Net Zero is a Stalinist fantasy
The UK government is imposing ever more drastic and coercive measures to meet its carbon targets.
As energy prices soar, behind the scenes, the UK government is planning to make it even harder to heat our homes. The government is threatening to force manufacturers of gas boilers to switch to making heat pumps. From 2024 onwards, Whitehall plans to levy severe fines on UK-based boiler manufacturers that fail to meet production targets for heat pumps, hitting them with a £5,000 penalty for each failure to deliver a unit.
These Stalinist reprisals are the latest absurdity to result from the government’s hell-bent pursuit of Net Zero. To meet Net Zero carbon targets, the number of heat pumps installed in homes each year will have to multiply 12-fold over the next six years – from about 50,000 today to 600,000 by 2028. This would be a remarkable feat, given that to buy a heat pump and install a complete system currently costs between £8,000 and £28,000. Meanwhile, a working boiler system comes in at just £2,000 to £3,000.
The idea for a £5,000 penalty came out of a consultation held by the Department for Business, Energy and Industrial Strategy (BEIS) with a convenient set of respondents – including 24 unnamed organisations and private individuals, 15 NGOs, eight heat-pump manufacturers and just seven makers of gas boilers. As BEIS puts it, having got the answer it wanted: ‘We share the view of the majority of respondents that payments or penalties for shortfalls against targets… will need to be sufficiently substantial to ensure that the policy will be effective and support a transformation in the market.’
‘Transformation’ is an apt choice of word. The switch from boilers to heat pumps is among the most fantastical of all the Net Zero aims. Aside from heat pumps being far more expensive than conventional boilers, the installation is far more expensive, too. To work properly, heat pumps also need up-to-date home insulation, new pipeworks and larger radiators – work which is extremely disruptive. Even after all that, heat pumps can take hours to heat your home and are incredibly noisy. Plus, the 15 per cent of the population who live in flats will have to opt for an ‘air source’ heat pump, as opposed to the standard ground-source model, which is more expensive to operate than a gas boiler.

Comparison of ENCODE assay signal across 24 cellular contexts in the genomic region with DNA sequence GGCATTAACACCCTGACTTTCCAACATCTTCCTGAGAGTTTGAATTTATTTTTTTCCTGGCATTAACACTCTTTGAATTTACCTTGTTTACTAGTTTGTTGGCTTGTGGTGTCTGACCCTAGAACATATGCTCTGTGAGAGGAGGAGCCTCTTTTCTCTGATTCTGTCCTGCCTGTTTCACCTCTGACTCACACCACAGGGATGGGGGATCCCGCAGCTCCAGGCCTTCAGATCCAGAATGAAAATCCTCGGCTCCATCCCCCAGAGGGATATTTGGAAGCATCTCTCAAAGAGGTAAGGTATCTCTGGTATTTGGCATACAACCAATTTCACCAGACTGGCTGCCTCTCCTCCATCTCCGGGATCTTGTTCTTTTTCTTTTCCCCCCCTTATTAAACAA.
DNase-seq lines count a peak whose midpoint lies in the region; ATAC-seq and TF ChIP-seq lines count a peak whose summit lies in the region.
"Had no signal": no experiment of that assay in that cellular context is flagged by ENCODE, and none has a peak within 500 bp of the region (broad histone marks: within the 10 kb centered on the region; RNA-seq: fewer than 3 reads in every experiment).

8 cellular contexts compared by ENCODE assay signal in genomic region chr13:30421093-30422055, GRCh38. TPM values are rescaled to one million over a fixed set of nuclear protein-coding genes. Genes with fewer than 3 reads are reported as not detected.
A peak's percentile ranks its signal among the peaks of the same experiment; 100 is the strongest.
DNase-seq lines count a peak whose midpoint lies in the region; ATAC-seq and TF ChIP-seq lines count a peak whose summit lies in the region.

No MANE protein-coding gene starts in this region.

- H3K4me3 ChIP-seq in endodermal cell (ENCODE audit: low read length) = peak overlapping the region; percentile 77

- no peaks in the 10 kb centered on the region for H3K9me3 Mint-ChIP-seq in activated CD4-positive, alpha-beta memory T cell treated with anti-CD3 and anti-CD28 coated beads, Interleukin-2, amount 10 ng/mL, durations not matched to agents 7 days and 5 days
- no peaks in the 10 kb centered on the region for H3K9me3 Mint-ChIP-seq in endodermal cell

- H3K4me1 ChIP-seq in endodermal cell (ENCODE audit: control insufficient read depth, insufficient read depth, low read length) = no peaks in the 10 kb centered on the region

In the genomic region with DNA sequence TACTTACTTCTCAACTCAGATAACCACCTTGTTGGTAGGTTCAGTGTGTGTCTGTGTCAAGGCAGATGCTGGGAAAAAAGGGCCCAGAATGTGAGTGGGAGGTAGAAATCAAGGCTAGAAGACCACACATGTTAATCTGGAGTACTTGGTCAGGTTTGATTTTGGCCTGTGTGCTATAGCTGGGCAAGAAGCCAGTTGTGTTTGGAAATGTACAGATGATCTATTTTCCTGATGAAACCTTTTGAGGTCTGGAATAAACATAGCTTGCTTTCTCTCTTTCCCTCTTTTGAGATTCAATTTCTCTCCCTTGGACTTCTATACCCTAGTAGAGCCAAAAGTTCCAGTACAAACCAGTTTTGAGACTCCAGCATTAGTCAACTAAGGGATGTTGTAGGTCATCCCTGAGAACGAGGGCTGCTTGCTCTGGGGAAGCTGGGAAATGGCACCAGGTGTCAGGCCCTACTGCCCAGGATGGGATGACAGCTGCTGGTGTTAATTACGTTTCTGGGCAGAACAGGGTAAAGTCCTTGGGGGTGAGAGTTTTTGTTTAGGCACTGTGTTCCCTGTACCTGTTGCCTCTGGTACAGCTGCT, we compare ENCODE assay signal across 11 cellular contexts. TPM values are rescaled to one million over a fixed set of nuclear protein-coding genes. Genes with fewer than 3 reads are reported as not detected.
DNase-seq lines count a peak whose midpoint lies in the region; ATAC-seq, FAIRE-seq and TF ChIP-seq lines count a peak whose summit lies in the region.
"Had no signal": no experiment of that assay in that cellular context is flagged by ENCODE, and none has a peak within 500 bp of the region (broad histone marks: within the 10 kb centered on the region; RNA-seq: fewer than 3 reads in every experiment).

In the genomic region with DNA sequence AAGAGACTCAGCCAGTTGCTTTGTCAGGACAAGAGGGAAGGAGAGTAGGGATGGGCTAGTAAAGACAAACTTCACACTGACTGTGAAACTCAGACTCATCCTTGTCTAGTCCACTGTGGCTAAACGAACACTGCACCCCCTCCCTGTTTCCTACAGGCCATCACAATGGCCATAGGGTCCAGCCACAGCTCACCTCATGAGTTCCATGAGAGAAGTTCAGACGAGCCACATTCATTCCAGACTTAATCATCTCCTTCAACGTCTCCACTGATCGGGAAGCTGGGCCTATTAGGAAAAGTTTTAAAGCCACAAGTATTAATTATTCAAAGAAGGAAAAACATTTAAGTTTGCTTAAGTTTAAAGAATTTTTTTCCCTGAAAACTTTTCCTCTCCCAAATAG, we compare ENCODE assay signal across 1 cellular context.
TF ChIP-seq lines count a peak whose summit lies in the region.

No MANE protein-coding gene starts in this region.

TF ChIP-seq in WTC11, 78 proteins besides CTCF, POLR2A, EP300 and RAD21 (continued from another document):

Of the 1.7million gas boilers that are installed each year in the UK, most are made domestically by firms like Vaillant, Worcester Bosch and Baxi. Yet the new government policy means their future (and that of their employees) is now uncertain.
The policy also lays bare the undemocratic logic of Net Zero. The British people have never been asked if they want to trade in their trusted boilers for more expensive, less efficient heating systems.
The heat-pump policy began life at the Committee on Climate Change (CCC), the unelected quango that advises the government on how to reduce carbon emissions. In 2020, the CCC called for 2.2million heat pumps to be installed in new homes and another 3.3million to be retrofitted in old ones by 2030 – seemingly without any regard to the cost or feasibility, not least given the lack of trained fitters.
Whitehall later put forward the target of 600,000 installations per year by 2028. We won’t come close to achieving this based on current installation trends. Yet instead of rethinking the planned heat-pump revolution, BEIS is threatening more drastic measures to try to meet the target, including criminalising conventional boiler manufacturers.
Alongside the stick, is the carrot. The UK government plans to spray money at the comfortable and the virtuous to encourage takeup. Through its newly announced £450million Boiler Upgrade Scheme, a modest 90,000 homeowners in England and Wales will now be able to get £5,000 off the costs of the unit and installation of an air-source heat pump, or £6,000 off the unit and installation costs of a ground-source heat pump.
According to Greg Jackson, CEO of Octopus Energy, heat pumps ‘need to come down in price’. These giveaways are intended to help ‘kickstart an industry so that sooner or later we won’t need subsidies’, he says. But the numbers behind this wish are simply not credible. The government ‘expects’ heat pumps to cost between a quarter and a half less than they do today in just three years’ time. Can we really see this happening, at a time when inflation is about to reach double digits?
It is all hot air. Most people will be unwilling or unable to find the thousands of pounds needed to switch to heat pumps, even with government giveaways. In any case, gas boilers do the job better and for far less money.
But in its dogged pursuit of Net Zero, the government is apparently willing to ignore any practical considerations that stand in its way.
James Woudhuysen is visiting professor of forecasting and innovation at London South Bank University.
Picture by: Getty.
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